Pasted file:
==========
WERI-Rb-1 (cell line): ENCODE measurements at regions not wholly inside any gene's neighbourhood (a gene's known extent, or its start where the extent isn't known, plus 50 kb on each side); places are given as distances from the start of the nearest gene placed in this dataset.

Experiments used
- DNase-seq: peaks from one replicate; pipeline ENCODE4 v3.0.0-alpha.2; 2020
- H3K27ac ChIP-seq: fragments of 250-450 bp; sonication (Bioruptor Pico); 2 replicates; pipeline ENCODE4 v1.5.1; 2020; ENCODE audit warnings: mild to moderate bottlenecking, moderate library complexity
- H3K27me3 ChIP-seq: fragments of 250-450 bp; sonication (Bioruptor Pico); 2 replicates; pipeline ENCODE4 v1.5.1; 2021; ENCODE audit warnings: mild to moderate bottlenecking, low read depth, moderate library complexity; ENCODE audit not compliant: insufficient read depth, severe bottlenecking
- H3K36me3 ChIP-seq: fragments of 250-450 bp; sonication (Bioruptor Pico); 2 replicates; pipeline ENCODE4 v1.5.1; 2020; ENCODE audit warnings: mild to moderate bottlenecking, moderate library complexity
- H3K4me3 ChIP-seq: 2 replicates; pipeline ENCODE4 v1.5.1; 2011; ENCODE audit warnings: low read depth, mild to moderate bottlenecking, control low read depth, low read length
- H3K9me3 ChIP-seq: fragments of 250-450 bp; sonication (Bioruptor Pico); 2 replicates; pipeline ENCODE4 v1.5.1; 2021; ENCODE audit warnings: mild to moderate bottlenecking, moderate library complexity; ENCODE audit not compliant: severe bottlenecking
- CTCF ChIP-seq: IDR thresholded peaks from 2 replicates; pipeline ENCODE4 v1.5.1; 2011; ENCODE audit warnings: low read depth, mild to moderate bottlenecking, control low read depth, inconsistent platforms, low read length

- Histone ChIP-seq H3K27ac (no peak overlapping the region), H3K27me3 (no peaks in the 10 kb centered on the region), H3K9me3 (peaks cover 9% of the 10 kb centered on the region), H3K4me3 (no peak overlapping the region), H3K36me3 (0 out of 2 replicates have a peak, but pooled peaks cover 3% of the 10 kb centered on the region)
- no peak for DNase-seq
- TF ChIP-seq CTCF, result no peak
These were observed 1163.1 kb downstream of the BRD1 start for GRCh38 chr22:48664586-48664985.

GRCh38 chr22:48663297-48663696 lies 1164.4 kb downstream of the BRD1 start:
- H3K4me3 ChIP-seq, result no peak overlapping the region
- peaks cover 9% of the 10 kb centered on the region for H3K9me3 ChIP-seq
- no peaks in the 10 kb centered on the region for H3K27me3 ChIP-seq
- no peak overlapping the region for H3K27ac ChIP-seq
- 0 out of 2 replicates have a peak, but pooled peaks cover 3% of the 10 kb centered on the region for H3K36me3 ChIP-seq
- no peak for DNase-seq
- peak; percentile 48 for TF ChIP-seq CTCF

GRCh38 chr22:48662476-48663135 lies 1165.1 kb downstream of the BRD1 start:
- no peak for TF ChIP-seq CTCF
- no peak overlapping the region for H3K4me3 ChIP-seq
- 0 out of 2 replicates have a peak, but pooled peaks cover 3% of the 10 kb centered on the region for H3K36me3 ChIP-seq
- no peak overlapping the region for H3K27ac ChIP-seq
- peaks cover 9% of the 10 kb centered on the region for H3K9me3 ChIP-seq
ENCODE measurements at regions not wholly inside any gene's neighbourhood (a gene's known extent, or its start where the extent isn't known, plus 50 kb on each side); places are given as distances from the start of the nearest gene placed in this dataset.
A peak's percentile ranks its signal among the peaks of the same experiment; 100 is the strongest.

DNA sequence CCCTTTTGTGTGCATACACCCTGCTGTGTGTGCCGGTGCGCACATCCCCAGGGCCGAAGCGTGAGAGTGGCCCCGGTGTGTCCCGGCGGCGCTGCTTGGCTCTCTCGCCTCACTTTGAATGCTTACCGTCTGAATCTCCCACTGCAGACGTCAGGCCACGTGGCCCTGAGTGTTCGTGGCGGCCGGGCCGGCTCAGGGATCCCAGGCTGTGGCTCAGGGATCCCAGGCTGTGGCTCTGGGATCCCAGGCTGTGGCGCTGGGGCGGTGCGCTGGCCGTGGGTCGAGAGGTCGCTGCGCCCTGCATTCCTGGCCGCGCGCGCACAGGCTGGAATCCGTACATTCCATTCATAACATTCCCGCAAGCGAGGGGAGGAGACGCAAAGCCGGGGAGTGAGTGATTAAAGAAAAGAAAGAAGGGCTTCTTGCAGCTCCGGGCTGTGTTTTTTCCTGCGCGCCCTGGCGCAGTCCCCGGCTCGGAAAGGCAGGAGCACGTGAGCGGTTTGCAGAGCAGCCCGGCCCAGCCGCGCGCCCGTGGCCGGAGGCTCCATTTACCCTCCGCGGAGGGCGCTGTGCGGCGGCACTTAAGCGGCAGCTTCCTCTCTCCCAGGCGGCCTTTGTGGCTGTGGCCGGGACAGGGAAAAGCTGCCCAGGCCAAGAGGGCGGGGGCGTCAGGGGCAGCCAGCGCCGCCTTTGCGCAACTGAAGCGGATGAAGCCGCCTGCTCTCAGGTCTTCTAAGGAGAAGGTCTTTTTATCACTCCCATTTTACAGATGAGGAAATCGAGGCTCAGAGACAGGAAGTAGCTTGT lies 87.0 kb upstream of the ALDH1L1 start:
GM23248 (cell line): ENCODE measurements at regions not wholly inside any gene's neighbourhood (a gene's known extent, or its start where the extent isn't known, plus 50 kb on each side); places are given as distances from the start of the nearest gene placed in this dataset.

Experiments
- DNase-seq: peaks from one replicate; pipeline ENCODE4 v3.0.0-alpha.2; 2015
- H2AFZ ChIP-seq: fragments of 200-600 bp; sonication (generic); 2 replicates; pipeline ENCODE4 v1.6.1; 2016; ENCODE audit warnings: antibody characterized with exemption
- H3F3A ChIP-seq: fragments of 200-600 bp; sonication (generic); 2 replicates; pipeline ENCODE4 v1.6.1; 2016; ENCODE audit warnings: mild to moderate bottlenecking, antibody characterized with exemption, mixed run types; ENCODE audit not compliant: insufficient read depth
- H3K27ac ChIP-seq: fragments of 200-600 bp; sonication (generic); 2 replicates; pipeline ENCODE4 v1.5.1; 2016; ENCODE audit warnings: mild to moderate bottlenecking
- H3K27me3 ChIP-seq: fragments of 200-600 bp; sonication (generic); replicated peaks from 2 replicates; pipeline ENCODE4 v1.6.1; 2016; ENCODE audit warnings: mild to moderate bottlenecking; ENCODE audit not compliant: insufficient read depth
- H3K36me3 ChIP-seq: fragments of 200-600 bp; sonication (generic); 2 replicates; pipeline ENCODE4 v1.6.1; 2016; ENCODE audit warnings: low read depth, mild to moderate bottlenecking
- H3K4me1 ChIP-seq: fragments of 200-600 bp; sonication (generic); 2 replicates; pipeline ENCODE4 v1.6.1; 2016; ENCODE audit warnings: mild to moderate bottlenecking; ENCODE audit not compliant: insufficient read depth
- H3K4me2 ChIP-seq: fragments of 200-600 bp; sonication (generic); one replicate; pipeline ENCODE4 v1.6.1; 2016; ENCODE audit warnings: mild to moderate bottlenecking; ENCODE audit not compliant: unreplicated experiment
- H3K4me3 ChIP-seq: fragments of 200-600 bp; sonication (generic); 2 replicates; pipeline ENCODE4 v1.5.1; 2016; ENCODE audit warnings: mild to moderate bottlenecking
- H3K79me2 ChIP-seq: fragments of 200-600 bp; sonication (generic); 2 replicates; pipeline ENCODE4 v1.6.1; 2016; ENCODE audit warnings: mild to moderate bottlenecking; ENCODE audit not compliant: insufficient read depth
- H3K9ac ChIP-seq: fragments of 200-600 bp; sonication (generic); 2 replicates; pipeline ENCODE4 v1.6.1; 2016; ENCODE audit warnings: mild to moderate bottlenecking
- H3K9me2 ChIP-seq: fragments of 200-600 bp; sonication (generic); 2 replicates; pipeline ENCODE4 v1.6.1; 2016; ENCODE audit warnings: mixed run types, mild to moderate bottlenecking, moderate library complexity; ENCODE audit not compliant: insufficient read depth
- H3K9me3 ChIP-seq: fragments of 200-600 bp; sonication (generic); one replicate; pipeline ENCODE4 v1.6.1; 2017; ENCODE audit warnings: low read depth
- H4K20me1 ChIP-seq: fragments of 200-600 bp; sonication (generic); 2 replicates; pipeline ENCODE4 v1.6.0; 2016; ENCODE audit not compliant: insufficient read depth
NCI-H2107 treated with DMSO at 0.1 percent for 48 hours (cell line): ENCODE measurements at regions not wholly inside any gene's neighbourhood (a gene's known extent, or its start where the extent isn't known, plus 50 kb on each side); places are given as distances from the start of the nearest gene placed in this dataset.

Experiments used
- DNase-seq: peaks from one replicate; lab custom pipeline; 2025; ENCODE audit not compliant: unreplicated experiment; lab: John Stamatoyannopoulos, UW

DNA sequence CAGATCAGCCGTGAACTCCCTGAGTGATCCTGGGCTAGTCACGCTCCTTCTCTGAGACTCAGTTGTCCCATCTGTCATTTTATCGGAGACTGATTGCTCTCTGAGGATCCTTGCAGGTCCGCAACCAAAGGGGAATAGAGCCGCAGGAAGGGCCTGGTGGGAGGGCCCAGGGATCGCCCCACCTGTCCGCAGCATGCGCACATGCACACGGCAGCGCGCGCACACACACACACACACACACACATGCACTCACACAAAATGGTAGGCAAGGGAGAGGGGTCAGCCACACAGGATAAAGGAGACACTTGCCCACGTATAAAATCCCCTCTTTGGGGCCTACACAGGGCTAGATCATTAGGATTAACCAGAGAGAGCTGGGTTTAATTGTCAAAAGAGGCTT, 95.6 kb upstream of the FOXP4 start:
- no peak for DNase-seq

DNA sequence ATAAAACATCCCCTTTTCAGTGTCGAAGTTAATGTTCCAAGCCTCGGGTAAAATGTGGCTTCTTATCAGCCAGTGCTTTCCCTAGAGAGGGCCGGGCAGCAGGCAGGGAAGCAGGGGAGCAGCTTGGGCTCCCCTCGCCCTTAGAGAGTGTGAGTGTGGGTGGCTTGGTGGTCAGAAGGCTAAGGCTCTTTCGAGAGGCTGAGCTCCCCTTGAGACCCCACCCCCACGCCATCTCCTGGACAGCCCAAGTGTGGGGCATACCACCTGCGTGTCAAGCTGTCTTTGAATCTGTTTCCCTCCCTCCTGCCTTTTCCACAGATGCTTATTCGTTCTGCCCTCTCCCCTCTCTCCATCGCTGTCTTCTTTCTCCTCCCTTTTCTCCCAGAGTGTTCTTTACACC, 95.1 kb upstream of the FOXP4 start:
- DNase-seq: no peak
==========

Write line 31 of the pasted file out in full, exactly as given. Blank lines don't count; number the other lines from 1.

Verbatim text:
GM23248 (cell line): ENCODE measurements at regions not wholly inside any gene's neighbourhood (a gene's known extent, or its start where the extent isn't known, plus 50 kb on each side); places are given as distances from the start of the nearest gene placed in this dataset.